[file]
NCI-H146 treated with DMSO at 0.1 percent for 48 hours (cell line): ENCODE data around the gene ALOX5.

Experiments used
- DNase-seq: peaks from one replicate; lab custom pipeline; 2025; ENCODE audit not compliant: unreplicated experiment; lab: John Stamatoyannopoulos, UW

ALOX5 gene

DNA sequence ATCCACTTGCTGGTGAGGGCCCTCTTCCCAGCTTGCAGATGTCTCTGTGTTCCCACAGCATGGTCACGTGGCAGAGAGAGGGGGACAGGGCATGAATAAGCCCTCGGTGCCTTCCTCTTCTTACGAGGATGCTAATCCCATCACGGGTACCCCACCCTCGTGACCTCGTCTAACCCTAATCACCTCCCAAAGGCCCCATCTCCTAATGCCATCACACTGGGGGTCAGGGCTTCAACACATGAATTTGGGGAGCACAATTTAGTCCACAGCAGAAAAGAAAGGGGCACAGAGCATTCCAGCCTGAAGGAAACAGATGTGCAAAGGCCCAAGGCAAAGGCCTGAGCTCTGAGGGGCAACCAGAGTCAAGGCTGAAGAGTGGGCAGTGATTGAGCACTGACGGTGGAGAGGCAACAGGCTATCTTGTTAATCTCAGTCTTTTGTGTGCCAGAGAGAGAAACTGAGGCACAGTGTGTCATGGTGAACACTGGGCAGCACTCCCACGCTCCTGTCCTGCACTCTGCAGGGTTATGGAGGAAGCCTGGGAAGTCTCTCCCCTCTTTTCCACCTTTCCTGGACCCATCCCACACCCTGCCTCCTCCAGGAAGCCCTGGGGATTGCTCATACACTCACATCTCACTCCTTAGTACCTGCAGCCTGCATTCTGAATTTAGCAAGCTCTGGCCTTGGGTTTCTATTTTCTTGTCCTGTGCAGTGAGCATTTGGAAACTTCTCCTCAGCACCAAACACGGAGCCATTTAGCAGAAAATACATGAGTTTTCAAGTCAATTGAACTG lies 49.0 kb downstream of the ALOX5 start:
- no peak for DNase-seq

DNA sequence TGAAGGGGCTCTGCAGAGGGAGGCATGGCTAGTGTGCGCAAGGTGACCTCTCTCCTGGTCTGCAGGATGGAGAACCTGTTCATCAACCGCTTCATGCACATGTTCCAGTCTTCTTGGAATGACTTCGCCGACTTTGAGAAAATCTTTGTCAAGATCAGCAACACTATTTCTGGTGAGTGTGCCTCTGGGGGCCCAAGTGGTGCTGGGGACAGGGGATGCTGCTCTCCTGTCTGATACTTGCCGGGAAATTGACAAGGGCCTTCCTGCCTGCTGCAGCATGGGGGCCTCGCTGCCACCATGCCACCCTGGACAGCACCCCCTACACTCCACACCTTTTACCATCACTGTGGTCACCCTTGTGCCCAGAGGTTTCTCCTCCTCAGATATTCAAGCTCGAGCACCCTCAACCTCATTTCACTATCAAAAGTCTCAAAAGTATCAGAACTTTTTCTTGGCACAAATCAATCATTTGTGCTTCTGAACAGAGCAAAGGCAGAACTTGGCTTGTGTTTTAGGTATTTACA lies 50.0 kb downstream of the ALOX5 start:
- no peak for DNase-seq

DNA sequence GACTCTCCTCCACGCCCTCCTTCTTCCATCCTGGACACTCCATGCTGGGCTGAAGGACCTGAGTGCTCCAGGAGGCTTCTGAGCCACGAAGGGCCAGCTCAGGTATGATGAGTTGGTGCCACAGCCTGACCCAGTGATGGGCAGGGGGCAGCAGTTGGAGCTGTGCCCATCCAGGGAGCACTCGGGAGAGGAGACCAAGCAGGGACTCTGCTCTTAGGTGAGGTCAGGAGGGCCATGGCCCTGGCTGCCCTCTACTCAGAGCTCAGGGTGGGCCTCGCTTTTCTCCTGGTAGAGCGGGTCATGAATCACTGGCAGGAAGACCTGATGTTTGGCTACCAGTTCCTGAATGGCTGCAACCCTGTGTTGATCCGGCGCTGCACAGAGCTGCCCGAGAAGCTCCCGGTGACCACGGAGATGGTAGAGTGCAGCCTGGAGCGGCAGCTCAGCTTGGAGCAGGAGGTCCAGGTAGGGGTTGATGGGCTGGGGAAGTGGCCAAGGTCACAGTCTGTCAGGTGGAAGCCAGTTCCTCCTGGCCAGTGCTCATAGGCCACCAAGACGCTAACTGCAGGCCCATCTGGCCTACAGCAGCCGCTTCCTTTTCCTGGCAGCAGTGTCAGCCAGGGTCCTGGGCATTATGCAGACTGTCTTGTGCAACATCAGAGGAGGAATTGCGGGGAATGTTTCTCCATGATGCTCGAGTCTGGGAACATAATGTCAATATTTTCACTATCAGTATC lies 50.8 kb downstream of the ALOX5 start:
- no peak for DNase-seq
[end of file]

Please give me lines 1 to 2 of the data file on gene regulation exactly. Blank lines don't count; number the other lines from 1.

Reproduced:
NCI-H146 treated with DMSO at 0.1 percent for 48 hours (cell line): ENCODE data around the gene ALOX5.

Experiments used